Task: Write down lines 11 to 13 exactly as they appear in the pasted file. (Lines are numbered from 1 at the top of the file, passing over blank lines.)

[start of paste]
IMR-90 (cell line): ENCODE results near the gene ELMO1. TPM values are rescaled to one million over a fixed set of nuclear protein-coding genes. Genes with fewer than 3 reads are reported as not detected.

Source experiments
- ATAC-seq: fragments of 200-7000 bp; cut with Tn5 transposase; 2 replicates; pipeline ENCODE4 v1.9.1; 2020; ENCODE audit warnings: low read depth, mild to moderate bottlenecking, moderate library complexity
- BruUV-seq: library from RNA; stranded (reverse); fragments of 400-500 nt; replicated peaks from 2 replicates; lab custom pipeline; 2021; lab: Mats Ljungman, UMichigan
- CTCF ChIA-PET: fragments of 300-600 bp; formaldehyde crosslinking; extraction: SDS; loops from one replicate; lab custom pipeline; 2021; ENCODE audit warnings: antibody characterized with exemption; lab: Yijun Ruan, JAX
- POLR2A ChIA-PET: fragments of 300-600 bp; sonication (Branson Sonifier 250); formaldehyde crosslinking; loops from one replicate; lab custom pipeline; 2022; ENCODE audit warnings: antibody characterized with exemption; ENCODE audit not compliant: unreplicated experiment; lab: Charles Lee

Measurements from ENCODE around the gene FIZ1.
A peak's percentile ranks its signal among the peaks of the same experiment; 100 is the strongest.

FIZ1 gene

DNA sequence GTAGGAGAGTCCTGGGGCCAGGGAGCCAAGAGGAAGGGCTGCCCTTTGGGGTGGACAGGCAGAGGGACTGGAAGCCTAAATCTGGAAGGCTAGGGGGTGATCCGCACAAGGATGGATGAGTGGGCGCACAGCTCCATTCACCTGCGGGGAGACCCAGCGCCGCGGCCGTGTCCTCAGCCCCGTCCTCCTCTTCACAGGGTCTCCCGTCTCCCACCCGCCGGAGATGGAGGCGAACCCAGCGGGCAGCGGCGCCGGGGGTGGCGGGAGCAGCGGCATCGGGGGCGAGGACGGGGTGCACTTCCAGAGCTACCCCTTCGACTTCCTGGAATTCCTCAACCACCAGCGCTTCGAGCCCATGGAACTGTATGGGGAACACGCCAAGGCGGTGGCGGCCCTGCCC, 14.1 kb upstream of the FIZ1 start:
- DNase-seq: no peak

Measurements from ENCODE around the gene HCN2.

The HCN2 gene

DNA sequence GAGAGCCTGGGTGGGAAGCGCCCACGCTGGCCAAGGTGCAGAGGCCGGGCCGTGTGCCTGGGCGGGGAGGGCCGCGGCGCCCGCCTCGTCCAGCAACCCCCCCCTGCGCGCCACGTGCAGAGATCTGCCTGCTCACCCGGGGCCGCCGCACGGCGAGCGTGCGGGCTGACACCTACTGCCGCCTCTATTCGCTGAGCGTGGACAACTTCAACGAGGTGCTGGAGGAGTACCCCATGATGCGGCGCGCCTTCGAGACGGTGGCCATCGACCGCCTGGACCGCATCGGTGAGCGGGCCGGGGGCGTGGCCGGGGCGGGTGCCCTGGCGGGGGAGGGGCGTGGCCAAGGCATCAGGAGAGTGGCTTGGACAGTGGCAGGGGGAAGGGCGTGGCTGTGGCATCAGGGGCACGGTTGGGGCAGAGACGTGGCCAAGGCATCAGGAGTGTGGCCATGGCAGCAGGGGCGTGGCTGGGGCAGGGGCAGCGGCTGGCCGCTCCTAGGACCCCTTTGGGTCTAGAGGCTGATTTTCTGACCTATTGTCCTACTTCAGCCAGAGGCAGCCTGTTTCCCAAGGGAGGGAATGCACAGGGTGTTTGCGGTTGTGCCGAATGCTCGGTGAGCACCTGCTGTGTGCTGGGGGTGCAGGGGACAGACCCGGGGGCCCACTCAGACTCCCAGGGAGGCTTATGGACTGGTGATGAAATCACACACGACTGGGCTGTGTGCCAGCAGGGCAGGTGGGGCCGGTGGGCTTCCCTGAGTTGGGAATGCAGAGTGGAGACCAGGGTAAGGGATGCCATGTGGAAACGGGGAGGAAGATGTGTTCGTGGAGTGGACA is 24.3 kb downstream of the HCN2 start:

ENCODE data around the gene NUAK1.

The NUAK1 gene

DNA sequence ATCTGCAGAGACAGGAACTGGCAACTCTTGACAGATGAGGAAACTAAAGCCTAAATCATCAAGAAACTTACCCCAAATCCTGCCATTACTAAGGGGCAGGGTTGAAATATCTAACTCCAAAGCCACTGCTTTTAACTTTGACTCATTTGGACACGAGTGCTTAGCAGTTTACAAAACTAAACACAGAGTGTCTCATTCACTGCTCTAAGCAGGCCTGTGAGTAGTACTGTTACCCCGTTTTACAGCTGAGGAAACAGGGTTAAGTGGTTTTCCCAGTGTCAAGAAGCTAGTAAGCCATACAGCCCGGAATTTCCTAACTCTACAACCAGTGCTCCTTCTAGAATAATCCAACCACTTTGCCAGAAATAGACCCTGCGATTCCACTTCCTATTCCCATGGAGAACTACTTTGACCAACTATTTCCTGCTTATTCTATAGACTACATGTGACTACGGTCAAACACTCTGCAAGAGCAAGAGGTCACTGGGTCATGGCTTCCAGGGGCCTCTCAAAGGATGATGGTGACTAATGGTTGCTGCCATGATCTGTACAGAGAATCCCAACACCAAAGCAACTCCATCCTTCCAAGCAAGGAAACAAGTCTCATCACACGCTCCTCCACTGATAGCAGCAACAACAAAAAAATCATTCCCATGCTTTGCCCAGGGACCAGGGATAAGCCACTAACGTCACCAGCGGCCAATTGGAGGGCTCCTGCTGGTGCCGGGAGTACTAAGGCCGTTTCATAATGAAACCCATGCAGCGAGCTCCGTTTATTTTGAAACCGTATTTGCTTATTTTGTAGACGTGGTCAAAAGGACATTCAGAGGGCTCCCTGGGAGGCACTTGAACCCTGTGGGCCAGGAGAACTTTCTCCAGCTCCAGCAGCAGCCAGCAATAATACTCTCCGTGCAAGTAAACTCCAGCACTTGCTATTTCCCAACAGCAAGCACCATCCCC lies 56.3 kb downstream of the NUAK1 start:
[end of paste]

- DNase-seq: no peak

Measurements from ENCODE around the gene HCN2.

The HCN2 gene